Japan’s two-time Olympic figure skating champion Yuzuru Hanyu retired from competition on Tuesday after struggling with injuries at this year’s Beijing Games.
It brings down the curtain on a glittering career that has seen the elegant skater become a national icon who is trailed around the world by adoring fans.
It follows a string of injuries, including at February’s Games, where the 27-year-old “Ice Prince” was dethroned as Olympic champion by rival Nathan Chen of the United States, with Hanyu finishing a disappointing fourth in Beijing.
Wearing a dark suit and bowing deeply as he took to the stage, Hanyu told a packed press conference in Tokyo that he was finished as a competitive athlete.
“I’ll no longer be compared with other skaters as a competitor,” Hanyu said, saying he will concentrate on skating in exhibition shows for his fans.
“I have no sadness. I want to continue to do my best.”
Hanyu made clear his discomfort with the idea of being considered retired.
“I don’t like using the word ‘retire’,” he said.
“Ice shows tend to be considered something elegant and fun, but I want to remain more of an athlete…. I want people to see me as I continue to fight.”
With his graceful skating style and delicate, boyish looks, Hanyu is an icon for his “Fanyu” supporters, who shower the ice with Winnie the Pooh toys after his routines.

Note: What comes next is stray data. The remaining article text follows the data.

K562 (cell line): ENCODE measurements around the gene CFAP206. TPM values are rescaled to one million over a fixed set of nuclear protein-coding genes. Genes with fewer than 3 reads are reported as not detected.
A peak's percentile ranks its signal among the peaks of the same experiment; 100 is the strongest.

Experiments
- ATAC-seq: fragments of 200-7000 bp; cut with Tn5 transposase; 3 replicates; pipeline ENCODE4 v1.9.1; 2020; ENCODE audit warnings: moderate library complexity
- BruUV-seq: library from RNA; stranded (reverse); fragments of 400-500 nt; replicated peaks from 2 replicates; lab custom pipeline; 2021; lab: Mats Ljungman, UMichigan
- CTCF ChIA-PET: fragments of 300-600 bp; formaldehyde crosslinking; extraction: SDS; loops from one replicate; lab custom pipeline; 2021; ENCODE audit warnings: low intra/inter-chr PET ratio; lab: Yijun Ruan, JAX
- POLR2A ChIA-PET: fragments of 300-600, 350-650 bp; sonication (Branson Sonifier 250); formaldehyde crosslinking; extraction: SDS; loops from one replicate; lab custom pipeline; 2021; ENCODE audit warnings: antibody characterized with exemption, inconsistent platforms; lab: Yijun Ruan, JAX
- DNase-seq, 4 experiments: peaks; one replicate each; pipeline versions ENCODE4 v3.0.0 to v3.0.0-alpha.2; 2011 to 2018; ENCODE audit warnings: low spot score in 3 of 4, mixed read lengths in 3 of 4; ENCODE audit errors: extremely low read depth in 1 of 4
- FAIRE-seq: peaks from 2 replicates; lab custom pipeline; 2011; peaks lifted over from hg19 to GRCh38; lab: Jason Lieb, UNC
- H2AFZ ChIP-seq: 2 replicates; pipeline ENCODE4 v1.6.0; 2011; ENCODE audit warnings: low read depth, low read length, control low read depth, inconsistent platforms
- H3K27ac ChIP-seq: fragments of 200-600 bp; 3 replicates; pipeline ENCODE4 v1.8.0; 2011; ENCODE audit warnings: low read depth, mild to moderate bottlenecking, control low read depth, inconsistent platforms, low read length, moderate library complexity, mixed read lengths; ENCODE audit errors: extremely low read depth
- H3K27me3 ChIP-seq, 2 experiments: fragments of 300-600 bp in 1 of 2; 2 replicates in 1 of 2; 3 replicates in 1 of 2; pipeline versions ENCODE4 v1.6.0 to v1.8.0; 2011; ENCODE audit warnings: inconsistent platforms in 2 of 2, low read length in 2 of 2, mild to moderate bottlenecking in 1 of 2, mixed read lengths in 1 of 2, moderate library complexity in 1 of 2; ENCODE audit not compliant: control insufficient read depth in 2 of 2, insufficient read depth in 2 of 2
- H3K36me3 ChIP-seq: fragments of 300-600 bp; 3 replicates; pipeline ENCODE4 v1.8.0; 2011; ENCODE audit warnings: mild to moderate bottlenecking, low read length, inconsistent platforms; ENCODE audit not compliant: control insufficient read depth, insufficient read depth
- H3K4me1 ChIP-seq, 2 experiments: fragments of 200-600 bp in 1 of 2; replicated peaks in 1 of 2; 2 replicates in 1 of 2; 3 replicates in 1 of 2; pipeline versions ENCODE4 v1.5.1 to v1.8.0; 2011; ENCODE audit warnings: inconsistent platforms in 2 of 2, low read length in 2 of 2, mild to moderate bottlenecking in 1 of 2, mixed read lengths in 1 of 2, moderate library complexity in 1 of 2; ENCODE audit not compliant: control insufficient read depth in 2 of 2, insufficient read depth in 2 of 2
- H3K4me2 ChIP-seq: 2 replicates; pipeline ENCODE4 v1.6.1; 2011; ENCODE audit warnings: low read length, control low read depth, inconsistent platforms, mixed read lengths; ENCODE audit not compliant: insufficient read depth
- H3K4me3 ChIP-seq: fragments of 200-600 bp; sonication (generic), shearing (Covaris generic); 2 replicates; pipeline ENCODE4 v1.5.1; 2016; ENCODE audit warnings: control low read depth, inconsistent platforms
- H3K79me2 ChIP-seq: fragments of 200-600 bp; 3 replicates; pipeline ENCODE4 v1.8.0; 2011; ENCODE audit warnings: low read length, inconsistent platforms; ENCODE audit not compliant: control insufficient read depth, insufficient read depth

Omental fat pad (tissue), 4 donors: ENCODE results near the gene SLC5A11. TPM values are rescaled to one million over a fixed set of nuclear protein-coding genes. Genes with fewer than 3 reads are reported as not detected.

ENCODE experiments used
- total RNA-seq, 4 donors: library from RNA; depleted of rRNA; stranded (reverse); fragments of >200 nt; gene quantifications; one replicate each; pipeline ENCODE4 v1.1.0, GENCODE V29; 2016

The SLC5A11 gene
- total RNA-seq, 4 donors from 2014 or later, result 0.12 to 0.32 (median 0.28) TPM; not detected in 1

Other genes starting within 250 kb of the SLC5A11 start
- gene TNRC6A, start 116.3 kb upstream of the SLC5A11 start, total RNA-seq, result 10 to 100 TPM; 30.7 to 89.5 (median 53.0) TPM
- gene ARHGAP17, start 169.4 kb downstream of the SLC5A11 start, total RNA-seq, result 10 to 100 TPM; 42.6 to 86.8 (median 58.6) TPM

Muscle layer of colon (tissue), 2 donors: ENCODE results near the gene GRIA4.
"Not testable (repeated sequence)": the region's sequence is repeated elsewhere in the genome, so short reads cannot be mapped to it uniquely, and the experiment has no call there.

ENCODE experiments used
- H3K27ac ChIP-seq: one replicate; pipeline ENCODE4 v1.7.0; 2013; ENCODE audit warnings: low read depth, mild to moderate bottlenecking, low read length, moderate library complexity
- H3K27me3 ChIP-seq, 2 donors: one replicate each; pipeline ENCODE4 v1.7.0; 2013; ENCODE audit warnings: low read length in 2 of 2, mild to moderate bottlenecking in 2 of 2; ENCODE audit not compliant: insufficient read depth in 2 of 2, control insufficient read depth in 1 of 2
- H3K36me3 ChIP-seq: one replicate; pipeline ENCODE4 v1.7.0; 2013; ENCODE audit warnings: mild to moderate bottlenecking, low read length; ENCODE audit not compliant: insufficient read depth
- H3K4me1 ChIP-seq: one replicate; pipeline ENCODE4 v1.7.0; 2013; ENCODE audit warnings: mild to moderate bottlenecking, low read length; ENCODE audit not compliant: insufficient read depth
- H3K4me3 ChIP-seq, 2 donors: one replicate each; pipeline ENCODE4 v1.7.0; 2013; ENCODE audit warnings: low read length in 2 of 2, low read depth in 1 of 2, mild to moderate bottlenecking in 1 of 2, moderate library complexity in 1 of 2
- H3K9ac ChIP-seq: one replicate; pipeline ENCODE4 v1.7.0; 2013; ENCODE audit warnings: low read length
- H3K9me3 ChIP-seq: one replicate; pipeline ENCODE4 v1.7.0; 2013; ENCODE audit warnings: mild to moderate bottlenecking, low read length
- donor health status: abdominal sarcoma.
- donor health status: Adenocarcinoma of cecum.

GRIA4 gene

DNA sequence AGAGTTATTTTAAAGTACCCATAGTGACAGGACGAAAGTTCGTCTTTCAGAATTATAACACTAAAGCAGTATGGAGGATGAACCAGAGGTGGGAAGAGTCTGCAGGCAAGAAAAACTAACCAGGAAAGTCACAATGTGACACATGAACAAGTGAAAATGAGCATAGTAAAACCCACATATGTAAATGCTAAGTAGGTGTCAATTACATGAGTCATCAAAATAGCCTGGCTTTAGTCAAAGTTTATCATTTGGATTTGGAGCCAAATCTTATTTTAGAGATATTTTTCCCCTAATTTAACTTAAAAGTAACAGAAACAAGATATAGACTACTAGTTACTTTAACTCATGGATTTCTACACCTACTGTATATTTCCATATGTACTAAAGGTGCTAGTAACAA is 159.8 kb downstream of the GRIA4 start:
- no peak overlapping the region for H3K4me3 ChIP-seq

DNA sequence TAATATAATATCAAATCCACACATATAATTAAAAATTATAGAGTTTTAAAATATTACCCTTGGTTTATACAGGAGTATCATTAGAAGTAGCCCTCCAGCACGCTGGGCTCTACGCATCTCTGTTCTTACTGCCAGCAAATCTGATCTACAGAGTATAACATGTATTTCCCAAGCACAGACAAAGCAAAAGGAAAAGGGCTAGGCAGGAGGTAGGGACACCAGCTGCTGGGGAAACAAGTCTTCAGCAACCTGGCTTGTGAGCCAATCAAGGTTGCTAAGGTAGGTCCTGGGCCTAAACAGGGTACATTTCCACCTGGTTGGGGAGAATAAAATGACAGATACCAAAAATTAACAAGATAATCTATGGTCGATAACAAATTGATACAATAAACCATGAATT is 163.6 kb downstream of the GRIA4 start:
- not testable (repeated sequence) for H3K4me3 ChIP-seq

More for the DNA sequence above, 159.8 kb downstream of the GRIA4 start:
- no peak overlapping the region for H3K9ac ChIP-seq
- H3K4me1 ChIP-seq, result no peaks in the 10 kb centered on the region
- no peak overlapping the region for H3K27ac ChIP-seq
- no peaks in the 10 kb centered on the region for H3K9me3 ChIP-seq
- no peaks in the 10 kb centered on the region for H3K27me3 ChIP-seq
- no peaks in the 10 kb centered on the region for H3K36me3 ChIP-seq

He won his first Olympic singles title at the 2014 Sochi Games and then became the first man in 66 years to defend his crown four years later in Pyeongchang.
He also won the world championships in 2014 and 2017 but he has been dogged by injury in recent years, including an ankle ligament problem that he had to overcome to win his second Olympic gold.
‘Dreams and goals’
The same ankle forced him to miss the 2021 Grand Prix season, but he made a successful return at last year’s Japanese national championships.
It was there that he attempted to become the first skater to land a quadruple axel jump, which was expected to be his secret weapon at the Beijing Games.
But instead, he tumbled twice and said afterwards: “It feels like everything has gone wrong this time around.”
Hanyu said Tuesday he had considered ending his competitive career after Pyeongchang in 2018, but decided instead to continue to fight for his goal of the quadruple axel.
“As far as competitions go, as far as their results, I think I have been able to take all the things I wanted to take. I think I have grown in such a way that I don’t seek that kind of evaluation anymore,” he said.
The elusive quadruple axel remains on his mind, he admitted, and the skating sensation said he would “work harder” so he could one day “land it successfully in front of everyone”.
“What I want is to remain someone who continues to work hard toward dreams and goals,” he said.
Hanyu is a national hero in Japan, where he became the youngest recipient of his country’s prestigious People’s Honour Award in 2018, and his every move is headline news.
But he still remains something of an enigma despite the huge attention, rarely granting interviews and having no social media presence.
His fans spend fortunes watching him compete and even carve sculptures of the rake-thin star, who is known as “Yuzu” to his devotees.
Hanyu began skating as a child in his native Sendai, in Japan’s northeast. When the massive earthquake and tsunami hit the region in 2011, he was practising on the ice and was forced to flee the rink on his skates.